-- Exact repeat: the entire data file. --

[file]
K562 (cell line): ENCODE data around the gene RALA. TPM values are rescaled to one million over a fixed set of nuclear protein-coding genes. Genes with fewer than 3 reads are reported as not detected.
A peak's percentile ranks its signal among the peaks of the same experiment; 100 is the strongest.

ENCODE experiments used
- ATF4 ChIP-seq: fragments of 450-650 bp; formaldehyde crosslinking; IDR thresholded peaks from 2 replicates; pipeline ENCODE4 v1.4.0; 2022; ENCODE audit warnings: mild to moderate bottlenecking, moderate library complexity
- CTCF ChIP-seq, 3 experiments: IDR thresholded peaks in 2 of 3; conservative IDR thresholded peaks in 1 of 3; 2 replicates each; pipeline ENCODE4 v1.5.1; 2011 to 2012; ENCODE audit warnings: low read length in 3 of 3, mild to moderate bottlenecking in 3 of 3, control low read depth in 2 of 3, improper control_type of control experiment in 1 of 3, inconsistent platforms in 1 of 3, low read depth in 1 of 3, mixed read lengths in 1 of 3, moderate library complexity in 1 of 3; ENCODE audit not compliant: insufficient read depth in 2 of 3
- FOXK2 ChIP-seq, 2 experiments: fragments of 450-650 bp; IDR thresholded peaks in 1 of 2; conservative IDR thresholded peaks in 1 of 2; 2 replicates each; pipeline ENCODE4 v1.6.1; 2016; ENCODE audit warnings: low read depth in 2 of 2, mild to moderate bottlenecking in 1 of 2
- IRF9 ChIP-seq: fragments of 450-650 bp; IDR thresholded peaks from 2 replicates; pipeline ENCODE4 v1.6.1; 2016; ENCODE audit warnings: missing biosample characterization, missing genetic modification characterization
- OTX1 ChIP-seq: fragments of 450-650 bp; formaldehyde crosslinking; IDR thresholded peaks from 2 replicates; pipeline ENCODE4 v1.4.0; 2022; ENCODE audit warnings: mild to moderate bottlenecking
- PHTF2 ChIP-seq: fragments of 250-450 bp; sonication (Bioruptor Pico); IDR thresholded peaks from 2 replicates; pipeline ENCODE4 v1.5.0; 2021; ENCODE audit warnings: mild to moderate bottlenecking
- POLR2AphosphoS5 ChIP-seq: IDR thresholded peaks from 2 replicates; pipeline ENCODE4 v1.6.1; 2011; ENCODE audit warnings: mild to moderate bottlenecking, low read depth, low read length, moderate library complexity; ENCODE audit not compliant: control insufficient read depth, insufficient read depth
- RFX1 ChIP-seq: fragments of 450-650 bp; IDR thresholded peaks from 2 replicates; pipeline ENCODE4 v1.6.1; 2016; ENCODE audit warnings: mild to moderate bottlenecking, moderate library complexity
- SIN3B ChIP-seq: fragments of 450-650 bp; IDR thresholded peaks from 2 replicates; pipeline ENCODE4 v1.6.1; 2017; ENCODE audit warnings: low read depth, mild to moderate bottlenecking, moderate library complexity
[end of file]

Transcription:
K562 (cell line): ENCODE data around the gene RALA. TPM values are rescaled to one million over a fixed set of nuclear protein-coding genes. Genes with fewer than 3 reads are reported as not detected.
A peak's percentile ranks its signal among the peaks of the same experiment; 100 is the strongest.

ENCODE experiments used
- ATF4 ChIP-seq: fragments of 450-650 bp; formaldehyde crosslinking; IDR thresholded peaks from 2 replicates; pipeline ENCODE4 v1.4.0; 2022; ENCODE audit warnings: mild to moderate bottlenecking, moderate library complexity
- CTCF ChIP-seq, 3 experiments: IDR thresholded peaks in 2 of 3; conservative IDR thresholded peaks in 1 of 3; 2 replicates each; pipeline ENCODE4 v1.5.1; 2011 to 2012; ENCODE audit warnings: low read length in 3 of 3, mild to moderate bottlenecking in 3 of 3, control low read depth in 2 of 3, improper control_type of control experiment in 1 of 3, inconsistent platforms in 1 of 3, low read depth in 1 of 3, mixed read lengths in 1 of 3, moderate library complexity in 1 of 3; ENCODE audit not compliant: insufficient read depth in 2 of 3
- FOXK2 ChIP-seq, 2 experiments: fragments of 450-650 bp; IDR thresholded peaks in 1 of 2; conservative IDR thresholded peaks in 1 of 2; 2 replicates each; pipeline ENCODE4 v1.6.1; 2016; ENCODE audit warnings: low read depth in 2 of 2, mild to moderate bottlenecking in 1 of 2
- IRF9 ChIP-seq: fragments of 450-650 bp; IDR thresholded peaks from 2 replicates; pipeline ENCODE4 v1.6.1; 2016; ENCODE audit warnings: missing biosample characterization, missing genetic modification characterization
- OTX1 ChIP-seq: fragments of 450-650 bp; formaldehyde crosslinking; IDR thresholded peaks from 2 replicates; pipeline ENCODE4 v1.4.0; 2022; ENCODE audit warnings: mild to moderate bottlenecking
- PHTF2 ChIP-seq: fragments of 250-450 bp; sonication (Bioruptor Pico); IDR thresholded peaks from 2 replicates; pipeline ENCODE4 v1.5.0; 2021; ENCODE audit warnings: mild to moderate bottlenecking
- POLR2AphosphoS5 ChIP-seq: IDR thresholded peaks from 2 replicates; pipeline ENCODE4 v1.6.1; 2011; ENCODE audit warnings: mild to moderate bottlenecking, low read depth, low read length, moderate library complexity; ENCODE audit not compliant: control insufficient read depth, insufficient read depth
- RFX1 ChIP-seq: fragments of 450-650 bp; IDR thresholded peaks from 2 replicates; pipeline ENCODE4 v1.6.1; 2016; ENCODE audit warnings: mild to moderate bottlenecking, moderate library complexity
- SIN3B ChIP-seq: fragments of 450-650 bp; IDR thresholded peaks from 2 replicates; pipeline ENCODE4 v1.6.1; 2017; ENCODE audit warnings: low read depth, mild to moderate bottlenecking, moderate library complexity